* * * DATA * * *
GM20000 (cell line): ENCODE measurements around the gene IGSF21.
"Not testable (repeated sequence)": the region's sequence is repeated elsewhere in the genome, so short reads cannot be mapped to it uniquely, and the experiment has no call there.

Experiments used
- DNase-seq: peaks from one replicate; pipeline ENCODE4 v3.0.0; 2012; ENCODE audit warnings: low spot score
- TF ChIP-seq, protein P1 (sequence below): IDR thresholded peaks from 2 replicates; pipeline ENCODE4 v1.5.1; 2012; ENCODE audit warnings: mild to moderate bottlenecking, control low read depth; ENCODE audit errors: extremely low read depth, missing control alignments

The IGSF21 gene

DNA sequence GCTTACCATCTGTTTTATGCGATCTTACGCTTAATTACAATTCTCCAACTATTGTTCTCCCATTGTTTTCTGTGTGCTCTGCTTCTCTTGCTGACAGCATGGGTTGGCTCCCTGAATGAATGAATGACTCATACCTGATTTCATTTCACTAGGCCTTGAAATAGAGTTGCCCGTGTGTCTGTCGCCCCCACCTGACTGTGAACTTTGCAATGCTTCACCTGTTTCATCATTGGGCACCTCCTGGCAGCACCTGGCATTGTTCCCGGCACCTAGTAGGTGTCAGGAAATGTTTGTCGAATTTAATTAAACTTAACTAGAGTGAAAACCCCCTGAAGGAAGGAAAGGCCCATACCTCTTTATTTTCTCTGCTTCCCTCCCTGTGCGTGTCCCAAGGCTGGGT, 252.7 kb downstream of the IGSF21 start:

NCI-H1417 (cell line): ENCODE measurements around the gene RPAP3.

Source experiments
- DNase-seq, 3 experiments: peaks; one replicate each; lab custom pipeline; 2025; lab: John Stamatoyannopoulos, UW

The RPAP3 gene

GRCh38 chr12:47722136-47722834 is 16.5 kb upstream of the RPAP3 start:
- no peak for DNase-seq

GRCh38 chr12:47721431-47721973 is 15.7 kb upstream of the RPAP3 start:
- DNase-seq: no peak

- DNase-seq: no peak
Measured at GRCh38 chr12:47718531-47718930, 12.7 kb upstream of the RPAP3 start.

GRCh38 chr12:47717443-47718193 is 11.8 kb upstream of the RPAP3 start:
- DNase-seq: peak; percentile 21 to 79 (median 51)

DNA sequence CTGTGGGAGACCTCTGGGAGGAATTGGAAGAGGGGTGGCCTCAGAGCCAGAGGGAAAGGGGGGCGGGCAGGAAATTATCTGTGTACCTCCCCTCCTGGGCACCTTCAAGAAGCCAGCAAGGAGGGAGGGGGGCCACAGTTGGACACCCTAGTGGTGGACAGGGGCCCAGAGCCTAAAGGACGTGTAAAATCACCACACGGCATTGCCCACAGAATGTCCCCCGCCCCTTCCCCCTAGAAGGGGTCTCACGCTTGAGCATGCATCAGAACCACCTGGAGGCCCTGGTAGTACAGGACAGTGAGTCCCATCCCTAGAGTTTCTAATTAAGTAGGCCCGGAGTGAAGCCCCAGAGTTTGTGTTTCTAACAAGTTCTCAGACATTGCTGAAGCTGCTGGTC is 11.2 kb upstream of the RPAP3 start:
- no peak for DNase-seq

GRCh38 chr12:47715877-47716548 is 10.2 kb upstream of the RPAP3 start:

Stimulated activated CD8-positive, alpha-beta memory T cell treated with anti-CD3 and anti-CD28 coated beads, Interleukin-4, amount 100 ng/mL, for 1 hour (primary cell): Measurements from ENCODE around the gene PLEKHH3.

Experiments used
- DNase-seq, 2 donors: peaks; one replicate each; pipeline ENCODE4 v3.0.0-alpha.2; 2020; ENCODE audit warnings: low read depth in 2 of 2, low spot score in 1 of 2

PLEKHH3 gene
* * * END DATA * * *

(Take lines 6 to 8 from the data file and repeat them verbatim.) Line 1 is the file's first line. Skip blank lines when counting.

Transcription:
The IGSF21 gene

DNA sequence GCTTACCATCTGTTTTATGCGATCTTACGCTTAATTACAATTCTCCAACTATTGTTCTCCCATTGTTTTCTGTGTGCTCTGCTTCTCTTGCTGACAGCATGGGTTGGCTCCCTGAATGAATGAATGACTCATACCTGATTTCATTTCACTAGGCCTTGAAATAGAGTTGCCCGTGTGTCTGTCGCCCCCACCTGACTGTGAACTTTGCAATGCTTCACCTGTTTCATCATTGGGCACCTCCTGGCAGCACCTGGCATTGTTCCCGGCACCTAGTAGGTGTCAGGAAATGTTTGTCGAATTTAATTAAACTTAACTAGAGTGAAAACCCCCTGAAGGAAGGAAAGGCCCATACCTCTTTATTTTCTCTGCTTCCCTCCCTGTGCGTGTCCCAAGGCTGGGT, 252.7 kb downstream of the IGSF21 start:

NCI-H1417 (cell line): ENCODE measurements around the gene RPAP3.